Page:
Friction and bureaucratic control in authoritarian regimes
Kwan Nok Chan and
Regulation & Governance, 2021, vol. 15, issue 4, 1406-1418
Democracies deliberately create “friction” in bureaucratic processes, using inefficiencies to mitigate the impact of government transitions and asymmetric information on leaders' ability to exert control. With far more centralized power, would authoritarians prefer less friction? We argue that they do not. In fact, excess friction is actively supplied to hinder bureaucratic coordination independent of or even in opposition to top‐down control, leaving the central leaders the only player powerful enough to organize complex actions. Our analysis of data on the Chinese government indicates that bureaucrats are systematically sent to unfamiliar work environment, and that agencies that are more exposed to the resultant inefficiencies are also more likely to come under direct control by senior Politburo members. The pattern of targeted intervention indicates that bureaucratic control in authoritarian regimes is predicated not only on centralized power in general but also the deliberate supply of friction to obstruct independent actions from the bottom up.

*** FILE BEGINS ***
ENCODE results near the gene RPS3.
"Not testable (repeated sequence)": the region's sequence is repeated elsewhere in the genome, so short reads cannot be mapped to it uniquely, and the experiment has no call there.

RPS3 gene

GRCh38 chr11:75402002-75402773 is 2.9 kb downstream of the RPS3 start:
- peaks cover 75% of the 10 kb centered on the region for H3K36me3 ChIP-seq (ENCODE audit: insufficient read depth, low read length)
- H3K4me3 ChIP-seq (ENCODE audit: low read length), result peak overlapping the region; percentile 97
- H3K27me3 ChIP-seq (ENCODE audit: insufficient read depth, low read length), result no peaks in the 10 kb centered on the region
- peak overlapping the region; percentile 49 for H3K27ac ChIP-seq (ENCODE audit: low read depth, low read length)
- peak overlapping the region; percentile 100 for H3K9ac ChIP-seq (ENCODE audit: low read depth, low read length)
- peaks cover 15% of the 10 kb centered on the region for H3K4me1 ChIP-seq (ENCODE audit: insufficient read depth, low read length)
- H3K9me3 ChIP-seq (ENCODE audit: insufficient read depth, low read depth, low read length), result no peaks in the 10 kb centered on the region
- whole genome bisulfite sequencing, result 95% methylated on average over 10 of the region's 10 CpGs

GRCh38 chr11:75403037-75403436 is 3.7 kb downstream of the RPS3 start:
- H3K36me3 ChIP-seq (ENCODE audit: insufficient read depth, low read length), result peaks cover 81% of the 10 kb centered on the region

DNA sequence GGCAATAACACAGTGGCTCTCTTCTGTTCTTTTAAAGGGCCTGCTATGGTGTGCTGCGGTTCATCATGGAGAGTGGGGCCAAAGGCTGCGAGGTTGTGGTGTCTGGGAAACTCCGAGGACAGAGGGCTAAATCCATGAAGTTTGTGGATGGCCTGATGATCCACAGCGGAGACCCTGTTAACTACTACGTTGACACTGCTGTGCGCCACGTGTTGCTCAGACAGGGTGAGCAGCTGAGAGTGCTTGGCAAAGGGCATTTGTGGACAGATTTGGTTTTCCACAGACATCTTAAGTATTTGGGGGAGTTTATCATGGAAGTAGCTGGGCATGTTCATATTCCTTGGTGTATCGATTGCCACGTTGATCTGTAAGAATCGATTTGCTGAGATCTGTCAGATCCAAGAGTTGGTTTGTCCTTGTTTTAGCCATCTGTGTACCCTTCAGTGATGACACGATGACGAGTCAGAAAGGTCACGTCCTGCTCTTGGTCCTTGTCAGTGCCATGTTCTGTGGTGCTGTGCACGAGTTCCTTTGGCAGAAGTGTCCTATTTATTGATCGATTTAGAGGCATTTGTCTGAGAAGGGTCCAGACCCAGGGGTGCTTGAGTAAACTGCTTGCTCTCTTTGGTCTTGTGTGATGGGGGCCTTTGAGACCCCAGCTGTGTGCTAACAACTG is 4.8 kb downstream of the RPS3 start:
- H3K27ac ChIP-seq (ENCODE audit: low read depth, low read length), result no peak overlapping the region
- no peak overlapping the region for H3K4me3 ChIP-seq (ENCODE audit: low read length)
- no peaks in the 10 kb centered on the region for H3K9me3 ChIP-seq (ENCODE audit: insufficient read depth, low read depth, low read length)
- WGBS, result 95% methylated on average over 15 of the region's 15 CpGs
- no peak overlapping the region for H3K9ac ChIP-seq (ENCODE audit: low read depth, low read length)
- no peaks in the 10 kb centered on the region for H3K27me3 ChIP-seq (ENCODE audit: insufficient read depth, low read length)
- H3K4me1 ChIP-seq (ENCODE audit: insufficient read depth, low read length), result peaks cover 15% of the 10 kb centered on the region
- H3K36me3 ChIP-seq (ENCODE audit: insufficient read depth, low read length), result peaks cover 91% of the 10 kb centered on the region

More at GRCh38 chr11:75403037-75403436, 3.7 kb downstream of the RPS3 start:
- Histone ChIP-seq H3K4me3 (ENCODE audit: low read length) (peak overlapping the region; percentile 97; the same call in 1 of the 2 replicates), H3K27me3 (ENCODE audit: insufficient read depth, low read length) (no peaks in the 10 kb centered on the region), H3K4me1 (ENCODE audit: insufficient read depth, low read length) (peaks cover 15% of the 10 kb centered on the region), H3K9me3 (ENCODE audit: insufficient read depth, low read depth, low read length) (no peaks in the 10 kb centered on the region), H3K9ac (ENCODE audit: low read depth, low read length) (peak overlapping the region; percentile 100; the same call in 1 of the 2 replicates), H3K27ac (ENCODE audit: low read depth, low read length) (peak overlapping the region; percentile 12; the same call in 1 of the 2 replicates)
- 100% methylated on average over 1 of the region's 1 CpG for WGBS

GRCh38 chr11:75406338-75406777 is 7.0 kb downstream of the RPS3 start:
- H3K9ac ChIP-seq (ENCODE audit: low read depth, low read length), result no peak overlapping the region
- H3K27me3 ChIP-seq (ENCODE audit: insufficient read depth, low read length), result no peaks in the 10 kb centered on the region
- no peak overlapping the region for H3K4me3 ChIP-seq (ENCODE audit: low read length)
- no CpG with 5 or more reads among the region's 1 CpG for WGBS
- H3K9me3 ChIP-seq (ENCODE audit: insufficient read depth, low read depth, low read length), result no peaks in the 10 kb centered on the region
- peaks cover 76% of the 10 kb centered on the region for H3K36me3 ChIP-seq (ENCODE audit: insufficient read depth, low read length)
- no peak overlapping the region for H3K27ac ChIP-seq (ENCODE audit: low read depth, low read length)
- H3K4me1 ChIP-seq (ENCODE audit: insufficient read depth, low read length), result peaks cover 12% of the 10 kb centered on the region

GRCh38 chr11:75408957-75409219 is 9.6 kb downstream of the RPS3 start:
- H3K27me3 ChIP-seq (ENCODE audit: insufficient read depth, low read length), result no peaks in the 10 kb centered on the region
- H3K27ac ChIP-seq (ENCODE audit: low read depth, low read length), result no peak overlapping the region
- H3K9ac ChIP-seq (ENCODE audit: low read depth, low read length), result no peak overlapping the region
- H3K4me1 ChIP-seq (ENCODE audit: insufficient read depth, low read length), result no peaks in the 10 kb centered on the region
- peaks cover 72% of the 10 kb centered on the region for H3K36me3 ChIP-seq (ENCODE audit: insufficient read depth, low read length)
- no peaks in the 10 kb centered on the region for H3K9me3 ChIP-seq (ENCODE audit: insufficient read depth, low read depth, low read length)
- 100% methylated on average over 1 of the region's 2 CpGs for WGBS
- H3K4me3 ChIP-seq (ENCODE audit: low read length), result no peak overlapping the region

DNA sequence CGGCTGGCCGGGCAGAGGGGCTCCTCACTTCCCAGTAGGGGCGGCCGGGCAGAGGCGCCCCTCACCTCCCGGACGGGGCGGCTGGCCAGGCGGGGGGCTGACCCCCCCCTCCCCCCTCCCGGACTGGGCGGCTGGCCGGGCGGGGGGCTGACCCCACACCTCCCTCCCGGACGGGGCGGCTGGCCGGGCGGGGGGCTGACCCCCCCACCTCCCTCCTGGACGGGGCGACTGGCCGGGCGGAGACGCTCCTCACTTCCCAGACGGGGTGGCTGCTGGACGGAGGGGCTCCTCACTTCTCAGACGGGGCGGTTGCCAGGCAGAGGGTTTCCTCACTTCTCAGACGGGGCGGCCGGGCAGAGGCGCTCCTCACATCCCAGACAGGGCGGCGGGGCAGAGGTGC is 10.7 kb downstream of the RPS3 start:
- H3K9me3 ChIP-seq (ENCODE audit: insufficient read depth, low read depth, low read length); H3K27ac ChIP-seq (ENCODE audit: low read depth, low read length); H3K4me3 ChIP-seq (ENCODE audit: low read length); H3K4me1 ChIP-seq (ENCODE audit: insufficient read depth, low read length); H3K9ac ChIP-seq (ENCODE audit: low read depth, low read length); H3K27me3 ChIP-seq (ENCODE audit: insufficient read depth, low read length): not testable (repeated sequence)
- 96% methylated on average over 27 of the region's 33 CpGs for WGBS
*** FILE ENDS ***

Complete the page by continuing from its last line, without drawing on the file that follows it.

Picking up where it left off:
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Persistent link: https://EconPapers.repec.org/RePEc:wly:reggov:v:15:y:2021:i:4:p:1406-1418
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